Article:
by Kelly McQuain
Bloom Books (March 2014)
reviewed by Marc Frazier
This collection takes us on a journey back to our roots as individuals largely shaped by family. There are siblings here, parents, even a step-grandfather. Though the poet is gay, he is not slavishly bound to writing strictly from that fact. There is, thankfully, much of the universal here: finding our way in the world.
The book opens strongly with the accomplished poem, “Scrape the Velvet from Your Antlers”. The poet asks, “What if you never meet/the person you are meant to be?” This begins the book’s motif of identity. There is also stunning imagery in this poem as in,
what kneels to drink in that dark?
what hooved thing—some player
of panpipes moving?
The second poem, “Alien Boy” is equally strong with lines such as, “Who among us could/tell which fear finally exhausts us?” It is a moving poem about the death of an infant. The poet observes wisely: “Each time a cell divides is a new chance/for the world to go wrong.”
The poem “Tongue” is a skilled and moving description of the physicality of erotic love thread through with the importance of language between two people, not just spoken language:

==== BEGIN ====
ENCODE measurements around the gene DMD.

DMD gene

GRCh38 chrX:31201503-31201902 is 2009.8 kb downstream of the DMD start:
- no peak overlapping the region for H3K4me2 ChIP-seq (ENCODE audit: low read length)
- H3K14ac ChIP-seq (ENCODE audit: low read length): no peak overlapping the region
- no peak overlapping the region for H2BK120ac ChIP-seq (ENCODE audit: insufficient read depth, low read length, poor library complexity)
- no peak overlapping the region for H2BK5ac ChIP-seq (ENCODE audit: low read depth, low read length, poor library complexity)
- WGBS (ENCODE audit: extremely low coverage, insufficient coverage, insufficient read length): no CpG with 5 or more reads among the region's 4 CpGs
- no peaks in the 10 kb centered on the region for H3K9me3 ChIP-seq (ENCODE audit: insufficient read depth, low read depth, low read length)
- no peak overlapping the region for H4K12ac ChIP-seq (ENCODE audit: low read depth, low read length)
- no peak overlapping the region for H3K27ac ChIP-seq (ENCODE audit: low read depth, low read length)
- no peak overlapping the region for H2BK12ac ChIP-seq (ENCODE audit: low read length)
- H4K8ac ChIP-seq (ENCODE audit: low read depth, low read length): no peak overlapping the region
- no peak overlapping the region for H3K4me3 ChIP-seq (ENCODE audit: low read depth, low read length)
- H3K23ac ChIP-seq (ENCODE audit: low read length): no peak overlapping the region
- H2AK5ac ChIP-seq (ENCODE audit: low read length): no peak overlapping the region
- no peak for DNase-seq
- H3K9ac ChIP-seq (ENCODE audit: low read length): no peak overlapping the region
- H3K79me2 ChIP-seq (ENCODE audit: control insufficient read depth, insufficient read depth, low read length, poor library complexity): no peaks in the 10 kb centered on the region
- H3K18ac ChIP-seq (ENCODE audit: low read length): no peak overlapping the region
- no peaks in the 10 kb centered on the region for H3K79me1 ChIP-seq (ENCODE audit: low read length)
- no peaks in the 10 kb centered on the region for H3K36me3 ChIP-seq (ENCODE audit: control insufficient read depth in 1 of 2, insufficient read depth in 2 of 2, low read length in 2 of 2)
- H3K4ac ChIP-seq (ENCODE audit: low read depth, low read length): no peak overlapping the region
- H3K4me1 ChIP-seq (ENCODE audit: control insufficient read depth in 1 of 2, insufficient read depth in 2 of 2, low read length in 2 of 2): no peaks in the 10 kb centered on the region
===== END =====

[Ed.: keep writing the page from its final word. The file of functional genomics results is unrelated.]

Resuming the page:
abound in your body, and I plan to master
the patois of each part, learn where bones divide
“Creation Myth” is a long, narrative, autobiographical portrait of the poet as a young man. It deals with identity, that of an individual and that of an emerging artist/poet. It is perhaps a bit detail laden, but it ends with marvelous and important questions about our sources and about the nature of storytelling:
If you were telling your story now,
whose shoulders would you balance on?
Where would you begin?
Where would you end?
“Brave” is a marvelous take on the poet as part of a male-bonding group of Cub scouts. It is a clever extended double-entendre on the meanings of “brave”. The poet struggles with his gay identity here:
I needed stealth, a new way to hide in the world:
patient as stone, elusive as water. I wanted to become
a stranger to myself, someone stronger in different skin.
Another strong poem is “Memory Is a Taste That Lingers on the Tongue”. It contains some beautiful language and imagery and brings alive what could be trite, a vacation for two lovers:
Later we cooked those fish
in our windy house as the sun went down
and the moon came out. Lights flickered inside
sailboats anchored in the little bay below.
This is a strong chapbook from a sensitive individual who is finding his way in the poetry world.
Return to table of contents for Issue 9 Summer 2015.